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Recreation: Officials say four firms are better than one
By Jackie R. Broach
A proposal that would have four firms work cooperatively to create a design plan for new Georgetown County recreation facilities is still in the works.
County Administrator Sel Hemingway reviewed a draft of the proposal Monday during a meeting with a representative from one of the firms.
“I suggested some changes and he was going to go back and meet with the other firms,” Hemingway said.
A proposal should be ready for review by County Council on Feb. 9. If it is approved, the firms — SGA Architecture of Pawleys Island, DDC Engineers of Myrtle Beach, Woolpert of Charleston and Wood + Partners of Hilton Head — can begin creating a layout for all recreation facilities to be built throughout the county as part of its capital improvement plan.
The county won’t begin construction on any of the facilities until that is accomplished.
The partnership the firms propsed to the county is unconventional, but officials from the firms and the county said they believe it will be in everyone’s best interest.
“It’s a good deal,” said County Council Member Jerry Oakley. “It allows you to draw on the resources of all four firms rather than one, and will have the effect of driving the price down and protecting the taxpayers’ money. I think this is probably the best thing that could have happened in terms of the caliber of the work and getting the taxpayers the biggest bang for their buck.”
After the plan is created, each firm will be assigned one of the county’s four geographical regions to focus on as projects move forward. As a result, the firms “will be competing pretty hard to outdo each other” in the quality of work and price, said Mike Wooten, president of DDC.
County Council Member Glen O’Connell said he has just one worry over the partnership. “I think it has a lot of potential, but I’m a little concerned that with more cooks in the kitchen, so to speak, it may take a little longer to come to a boil,” he said.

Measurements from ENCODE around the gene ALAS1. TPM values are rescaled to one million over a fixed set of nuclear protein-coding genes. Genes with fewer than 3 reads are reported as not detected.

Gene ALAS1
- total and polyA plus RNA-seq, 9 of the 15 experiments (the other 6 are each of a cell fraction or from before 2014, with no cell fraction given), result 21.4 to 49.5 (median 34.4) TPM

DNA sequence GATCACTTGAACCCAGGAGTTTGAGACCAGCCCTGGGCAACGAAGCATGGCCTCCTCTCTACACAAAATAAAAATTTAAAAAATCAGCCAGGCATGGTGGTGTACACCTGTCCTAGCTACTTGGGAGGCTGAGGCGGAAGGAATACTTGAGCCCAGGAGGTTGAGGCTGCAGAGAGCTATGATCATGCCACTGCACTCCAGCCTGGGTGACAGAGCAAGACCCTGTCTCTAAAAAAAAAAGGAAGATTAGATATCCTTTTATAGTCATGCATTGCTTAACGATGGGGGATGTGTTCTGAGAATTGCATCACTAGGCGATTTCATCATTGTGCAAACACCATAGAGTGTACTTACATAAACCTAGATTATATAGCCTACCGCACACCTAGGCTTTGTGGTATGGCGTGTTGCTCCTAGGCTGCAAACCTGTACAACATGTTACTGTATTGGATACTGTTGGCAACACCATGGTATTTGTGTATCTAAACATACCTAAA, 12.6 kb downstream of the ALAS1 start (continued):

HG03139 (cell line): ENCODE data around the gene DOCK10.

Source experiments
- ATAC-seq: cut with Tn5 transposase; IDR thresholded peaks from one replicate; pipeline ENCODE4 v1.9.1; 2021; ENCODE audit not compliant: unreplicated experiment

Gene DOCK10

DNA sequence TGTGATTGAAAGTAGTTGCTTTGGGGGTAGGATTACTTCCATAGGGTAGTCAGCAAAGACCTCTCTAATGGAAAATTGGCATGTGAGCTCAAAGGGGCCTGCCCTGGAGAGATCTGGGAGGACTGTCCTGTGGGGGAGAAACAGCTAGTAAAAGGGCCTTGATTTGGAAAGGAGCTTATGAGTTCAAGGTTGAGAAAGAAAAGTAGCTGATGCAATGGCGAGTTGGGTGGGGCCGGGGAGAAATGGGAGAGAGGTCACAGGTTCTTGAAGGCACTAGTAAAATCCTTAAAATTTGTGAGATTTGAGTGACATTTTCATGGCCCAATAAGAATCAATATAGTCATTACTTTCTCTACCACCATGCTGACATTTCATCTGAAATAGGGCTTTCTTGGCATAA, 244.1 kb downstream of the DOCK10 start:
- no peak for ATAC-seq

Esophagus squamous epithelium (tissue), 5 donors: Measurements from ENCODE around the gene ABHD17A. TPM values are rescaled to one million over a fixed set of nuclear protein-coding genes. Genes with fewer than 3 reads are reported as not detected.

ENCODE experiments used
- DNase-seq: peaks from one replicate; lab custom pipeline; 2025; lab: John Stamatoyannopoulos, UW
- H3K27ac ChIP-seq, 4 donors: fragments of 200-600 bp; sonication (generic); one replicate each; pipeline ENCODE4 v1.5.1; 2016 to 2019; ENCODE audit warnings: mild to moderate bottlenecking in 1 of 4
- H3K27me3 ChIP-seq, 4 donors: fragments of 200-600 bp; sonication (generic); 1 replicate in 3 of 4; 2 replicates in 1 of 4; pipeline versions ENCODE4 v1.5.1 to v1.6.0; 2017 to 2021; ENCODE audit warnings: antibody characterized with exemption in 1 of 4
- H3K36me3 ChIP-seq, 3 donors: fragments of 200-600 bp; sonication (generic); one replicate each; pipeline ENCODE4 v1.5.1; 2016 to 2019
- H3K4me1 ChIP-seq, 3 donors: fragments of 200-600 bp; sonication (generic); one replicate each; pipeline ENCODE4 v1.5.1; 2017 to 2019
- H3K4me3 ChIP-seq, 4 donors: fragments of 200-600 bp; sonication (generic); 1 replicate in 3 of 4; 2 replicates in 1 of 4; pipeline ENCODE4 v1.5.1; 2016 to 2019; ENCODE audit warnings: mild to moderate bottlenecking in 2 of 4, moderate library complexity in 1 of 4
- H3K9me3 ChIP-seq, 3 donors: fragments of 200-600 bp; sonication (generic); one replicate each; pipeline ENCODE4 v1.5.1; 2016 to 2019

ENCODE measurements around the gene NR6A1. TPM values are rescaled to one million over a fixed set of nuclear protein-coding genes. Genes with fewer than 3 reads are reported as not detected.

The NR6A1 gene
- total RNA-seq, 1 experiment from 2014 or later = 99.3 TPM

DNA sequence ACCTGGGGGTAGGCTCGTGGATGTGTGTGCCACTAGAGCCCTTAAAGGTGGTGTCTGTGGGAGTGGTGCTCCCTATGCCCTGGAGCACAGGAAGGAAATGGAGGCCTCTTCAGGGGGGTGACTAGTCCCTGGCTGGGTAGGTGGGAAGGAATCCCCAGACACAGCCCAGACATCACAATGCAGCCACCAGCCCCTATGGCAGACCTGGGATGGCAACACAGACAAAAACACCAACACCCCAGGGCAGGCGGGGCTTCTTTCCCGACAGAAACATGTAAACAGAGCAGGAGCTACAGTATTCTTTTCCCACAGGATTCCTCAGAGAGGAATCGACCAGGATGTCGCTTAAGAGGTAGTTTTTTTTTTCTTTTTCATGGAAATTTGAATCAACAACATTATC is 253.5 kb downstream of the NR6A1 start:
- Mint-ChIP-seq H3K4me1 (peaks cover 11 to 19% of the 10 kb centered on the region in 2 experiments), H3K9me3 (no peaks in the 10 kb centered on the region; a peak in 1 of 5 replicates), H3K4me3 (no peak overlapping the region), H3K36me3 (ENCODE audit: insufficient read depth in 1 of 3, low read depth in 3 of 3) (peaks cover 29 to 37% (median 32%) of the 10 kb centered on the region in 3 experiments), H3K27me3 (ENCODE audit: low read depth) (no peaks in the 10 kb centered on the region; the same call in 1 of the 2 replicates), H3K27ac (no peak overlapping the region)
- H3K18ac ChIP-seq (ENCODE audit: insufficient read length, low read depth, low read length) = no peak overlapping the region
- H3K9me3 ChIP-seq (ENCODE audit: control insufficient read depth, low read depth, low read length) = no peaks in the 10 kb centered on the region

Having more minds at work on the plan would be worth a small delay, in his opinion. But Steve Goggans, principal of SGA, said that might not be an issue.
The partnership could “modestly speed things up if the coordination is handled smoothly,” Goggans said. Having four firms will make communications and coordination more complicated, but will also allow research to be done more quickly.
County officials hoped to begin construction of the first projects in the plan this summer, but the timeline had to be moved back by months because of a delay in selecting a design firm.
Council issued a request for proposals to create a design for the facilities last year and initially awarded the job to Woolpert, but when the decision was contested by another firm, it raised questions about the process.
On Jan. 5, county staff met with the four firms it had selected as finalists, planning to have them re-submit proposals based on a more specific request.
It was then that one firm suggested a collaboration.
“We thought that was probably the best way to get what the county wanted,” Wooten said. “And from our perspective, a guarantee of 25 percent of the work is a lot better than no work.”
Design professionals frown on the practice of bidding out work anyway, Wooten said.
“It goes against our canon of ethics,” he explained. “Normally design professionals are chosen based on their ability to perform work” rather than the cost of their services.
“If you look at the fees of the design professional as they relate to the overall cost of the project, it’s a very, very small component of the overall cost,” he continued.
That was part of the objection SGA submitted when council initially awarded the work last year.
Goggans said he had some early reservations when a partnership was suggested, but he’s now completely on board and ready to get started as soon as council approves the proposal.
“I’m optimistic we’ll get some base data collection under way quickly and move the process forward.”
The first phase will include an environmental survey, he said. After that, the firms will host open houses in each area of the county to allow the public to be involved in the process.
Among the first projects to be completed after plans are ready are tennis courts on Waccamaw Neck.
The county paid $8.7 million last year for 80 acres in Litchfield that will house a tournament-level tennis complex, ball fields, walking trails, and other recreational facilities.
The most recent draft of the capital improvement plan, approved by council in October, calls for construction of 10 tennis courts this year at a cost of $1.5 million.
Another $1.5 million will be spent on a new Murrells Inlet Community Center between 2010 and 2012, and $4.65 million is budgeted for a recreation center in Parkersville in 2012 and 2013.
A $1.8-million baseball complex is slated for construction in 2012 and $937,500 is to be spent on mult-purpose fields that same year.
In line for funding after 2013 are a community pool, basketball courts and skateboard facilities.